Y90s Print and Performance
Correspondence Analysis- The Green Sheaf
The Green Sheaf by far had the largest correspondence with Ellen Terry and Edith Craig. While majority of these letters are personal in nature, it is important to remember the intimate relationship she had with several of the members of the contributors to the periodical. For example, Ellen Terry was like a surrogate mother to Pamela Colmen Smith, who created The Greensheaf publication. In her letters to Terry and Craig, she uses pet names like “Gandy” in reference to Terry (EC-AZ3,037; EC-Z3,149). Additionally, there is Correspondence with Christopher St. John, who was in a ménage à trois with Craig and Clara Atwood. In many of St. John’s letter’s to Terry are reports of Holiday’s with Craig, updates on illnesses, enclosed photographs, and even gardening instructions.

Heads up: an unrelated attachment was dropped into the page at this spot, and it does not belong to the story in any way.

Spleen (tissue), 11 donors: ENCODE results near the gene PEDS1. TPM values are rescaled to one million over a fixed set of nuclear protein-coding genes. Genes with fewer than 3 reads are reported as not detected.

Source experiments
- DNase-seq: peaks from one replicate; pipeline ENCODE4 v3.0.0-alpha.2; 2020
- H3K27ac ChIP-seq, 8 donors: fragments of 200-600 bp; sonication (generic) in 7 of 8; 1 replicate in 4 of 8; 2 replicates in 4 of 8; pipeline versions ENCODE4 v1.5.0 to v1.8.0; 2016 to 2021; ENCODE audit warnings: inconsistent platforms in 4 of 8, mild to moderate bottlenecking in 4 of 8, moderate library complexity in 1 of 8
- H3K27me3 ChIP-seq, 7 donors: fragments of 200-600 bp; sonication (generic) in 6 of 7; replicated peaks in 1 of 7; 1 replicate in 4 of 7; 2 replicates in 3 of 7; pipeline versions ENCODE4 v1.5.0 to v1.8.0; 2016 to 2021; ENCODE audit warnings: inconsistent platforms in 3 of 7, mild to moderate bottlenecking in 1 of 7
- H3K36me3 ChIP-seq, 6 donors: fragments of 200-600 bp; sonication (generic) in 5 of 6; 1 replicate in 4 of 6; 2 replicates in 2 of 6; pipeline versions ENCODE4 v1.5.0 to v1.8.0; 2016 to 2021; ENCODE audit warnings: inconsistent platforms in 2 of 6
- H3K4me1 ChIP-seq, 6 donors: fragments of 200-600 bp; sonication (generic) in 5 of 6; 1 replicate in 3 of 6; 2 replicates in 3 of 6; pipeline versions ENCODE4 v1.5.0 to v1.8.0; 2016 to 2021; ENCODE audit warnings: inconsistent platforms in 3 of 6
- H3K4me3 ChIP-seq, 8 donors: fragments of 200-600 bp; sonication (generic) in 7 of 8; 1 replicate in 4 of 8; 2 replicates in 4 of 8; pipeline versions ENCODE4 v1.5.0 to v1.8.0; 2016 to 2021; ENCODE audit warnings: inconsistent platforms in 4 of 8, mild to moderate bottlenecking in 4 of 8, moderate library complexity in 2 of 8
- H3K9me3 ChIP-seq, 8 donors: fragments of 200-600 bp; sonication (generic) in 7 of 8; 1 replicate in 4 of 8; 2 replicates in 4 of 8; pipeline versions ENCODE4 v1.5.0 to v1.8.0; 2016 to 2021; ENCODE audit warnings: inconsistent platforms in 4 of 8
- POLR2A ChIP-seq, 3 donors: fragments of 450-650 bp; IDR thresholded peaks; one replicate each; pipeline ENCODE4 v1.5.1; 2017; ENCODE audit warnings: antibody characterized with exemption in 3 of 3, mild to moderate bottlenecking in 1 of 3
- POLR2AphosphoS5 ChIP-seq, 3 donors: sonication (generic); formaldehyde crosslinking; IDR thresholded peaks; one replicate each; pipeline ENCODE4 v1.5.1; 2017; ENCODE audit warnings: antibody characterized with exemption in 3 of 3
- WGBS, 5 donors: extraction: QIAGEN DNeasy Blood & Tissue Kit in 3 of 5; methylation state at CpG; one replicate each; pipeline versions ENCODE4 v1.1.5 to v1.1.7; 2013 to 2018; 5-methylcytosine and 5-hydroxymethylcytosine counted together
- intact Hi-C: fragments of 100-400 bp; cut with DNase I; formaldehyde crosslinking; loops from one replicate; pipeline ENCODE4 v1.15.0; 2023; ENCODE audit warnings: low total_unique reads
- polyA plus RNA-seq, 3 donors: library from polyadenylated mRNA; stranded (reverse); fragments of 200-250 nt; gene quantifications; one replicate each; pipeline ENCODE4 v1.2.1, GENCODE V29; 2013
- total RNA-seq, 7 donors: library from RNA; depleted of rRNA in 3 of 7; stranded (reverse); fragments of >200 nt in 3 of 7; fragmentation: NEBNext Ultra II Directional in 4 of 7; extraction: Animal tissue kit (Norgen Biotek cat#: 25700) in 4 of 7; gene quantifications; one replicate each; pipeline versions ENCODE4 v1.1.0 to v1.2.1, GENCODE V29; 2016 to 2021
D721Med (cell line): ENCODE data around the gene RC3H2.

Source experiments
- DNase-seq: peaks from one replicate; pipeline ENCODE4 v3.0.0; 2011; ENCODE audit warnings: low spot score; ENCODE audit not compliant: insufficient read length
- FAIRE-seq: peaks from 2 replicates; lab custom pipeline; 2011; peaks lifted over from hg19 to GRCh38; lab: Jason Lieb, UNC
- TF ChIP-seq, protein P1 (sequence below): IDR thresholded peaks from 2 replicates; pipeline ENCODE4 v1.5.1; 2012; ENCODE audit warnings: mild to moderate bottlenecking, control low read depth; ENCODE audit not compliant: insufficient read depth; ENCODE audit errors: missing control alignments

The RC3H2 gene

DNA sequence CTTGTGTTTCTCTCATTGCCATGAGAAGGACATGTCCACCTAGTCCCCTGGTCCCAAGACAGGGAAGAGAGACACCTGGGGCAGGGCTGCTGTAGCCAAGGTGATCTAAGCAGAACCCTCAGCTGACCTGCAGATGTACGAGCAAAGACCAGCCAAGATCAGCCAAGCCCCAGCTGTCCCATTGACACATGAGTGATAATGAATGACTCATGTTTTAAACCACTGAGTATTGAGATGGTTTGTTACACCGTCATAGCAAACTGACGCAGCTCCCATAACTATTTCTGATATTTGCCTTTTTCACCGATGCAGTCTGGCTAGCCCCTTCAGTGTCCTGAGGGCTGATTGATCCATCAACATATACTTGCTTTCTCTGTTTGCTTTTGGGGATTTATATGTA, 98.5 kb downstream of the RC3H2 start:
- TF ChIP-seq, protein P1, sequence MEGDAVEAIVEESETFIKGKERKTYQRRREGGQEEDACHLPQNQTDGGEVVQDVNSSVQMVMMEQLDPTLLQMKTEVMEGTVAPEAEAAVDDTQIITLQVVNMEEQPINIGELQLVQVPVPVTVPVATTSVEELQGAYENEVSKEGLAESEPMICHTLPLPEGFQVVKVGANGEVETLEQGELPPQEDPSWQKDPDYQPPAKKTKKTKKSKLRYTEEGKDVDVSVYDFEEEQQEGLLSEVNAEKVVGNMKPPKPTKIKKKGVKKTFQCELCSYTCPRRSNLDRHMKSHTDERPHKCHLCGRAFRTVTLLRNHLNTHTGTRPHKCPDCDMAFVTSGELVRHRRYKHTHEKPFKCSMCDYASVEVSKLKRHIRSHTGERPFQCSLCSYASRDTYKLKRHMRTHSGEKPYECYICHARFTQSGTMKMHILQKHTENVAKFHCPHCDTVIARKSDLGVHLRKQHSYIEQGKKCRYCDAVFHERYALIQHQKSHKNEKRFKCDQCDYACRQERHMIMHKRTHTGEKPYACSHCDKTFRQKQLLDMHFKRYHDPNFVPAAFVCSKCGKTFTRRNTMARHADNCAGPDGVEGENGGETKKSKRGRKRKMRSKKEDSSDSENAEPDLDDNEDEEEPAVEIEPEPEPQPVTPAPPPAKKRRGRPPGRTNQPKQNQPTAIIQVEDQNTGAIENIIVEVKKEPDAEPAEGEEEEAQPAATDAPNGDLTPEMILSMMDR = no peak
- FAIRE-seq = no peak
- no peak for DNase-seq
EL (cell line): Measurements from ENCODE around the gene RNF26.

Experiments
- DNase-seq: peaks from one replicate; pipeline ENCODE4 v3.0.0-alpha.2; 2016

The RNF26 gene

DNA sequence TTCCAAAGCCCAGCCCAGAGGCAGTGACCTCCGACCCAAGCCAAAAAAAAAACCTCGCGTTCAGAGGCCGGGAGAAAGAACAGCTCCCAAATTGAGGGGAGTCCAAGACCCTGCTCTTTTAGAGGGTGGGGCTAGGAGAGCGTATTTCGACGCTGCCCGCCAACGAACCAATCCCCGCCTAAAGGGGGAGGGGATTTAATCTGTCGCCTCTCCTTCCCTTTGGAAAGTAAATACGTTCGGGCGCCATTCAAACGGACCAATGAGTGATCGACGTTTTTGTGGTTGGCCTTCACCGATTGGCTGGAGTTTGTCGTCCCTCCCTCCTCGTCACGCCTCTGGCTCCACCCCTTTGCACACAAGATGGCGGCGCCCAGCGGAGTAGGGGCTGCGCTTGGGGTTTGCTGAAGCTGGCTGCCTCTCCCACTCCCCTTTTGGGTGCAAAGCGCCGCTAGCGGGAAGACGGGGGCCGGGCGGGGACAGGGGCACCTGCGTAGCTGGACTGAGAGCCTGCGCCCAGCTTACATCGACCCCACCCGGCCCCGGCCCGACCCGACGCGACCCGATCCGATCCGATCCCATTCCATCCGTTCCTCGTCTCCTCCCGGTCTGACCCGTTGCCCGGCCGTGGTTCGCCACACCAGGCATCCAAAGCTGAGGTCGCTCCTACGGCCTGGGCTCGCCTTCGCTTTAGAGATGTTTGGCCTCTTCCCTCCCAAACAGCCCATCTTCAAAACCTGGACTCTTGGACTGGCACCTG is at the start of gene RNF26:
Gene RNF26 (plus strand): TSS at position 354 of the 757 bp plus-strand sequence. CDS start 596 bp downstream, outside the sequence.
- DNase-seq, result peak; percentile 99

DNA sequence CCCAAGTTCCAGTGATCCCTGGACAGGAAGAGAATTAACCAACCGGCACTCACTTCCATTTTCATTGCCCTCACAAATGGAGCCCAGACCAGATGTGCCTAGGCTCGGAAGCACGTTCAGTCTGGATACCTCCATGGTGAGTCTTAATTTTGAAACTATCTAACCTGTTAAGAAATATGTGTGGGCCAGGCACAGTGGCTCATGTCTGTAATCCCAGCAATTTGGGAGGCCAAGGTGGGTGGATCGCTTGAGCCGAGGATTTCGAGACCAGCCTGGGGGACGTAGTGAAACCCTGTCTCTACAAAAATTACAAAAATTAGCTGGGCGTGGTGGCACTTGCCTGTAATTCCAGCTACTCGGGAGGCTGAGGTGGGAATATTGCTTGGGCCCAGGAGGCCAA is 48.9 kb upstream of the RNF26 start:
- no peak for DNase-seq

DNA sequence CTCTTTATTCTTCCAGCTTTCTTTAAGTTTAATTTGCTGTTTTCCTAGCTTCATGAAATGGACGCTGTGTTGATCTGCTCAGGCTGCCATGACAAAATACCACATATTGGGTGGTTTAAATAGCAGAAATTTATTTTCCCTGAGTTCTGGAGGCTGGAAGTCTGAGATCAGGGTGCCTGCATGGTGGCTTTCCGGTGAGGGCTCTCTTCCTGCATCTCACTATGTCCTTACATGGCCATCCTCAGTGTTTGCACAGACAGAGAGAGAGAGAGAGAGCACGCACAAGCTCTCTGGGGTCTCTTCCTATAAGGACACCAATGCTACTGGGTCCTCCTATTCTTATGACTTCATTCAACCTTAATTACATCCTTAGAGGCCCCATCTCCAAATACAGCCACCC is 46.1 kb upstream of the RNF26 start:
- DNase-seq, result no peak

Both of these individuals not only had a very strong personal relationship with Terry, but were colleagues on a number of projects as well. In Smith’s letters is reference to The Russian Ballet which was a joint project between the two as well as drawings that Smith had created of Terry in a variety of theatrical roles, attached with a price list (x; EC-Z3,149). On the other hand, St. John also worked with Terry on a number of literary works, the most significant of which were Terry’s Shakespeare lectures. In their correspondence to Terry, St. John makes numerous references to editing and revising the lectures, finances regarding the lectures, as well as advice on when to publish them (ET-Z1, 436; ET-Z1,425; ET-Z1, 429). In fact, in her article on Terry’s career in public speaking in the after math of her theatrical career, Katherine Kelley illustrates how fundamental St. John was to the project by claiming that they assisted in creating a sort of “high priestess” persona in which the lectures would be delivered to suffragist audiences around the globe (68). This persona was built upon Terry’s years of dominating the London Theatrical scene as well as Craig and St. John’s influence as suffragist’s, the cause of which Terry never seemed fully committed to (Kelley 75). St. John served as the final editor for the Four Lectures on Shakespeare, which was an important cultural and literary aspect of the suffragist movement (Kelley 67).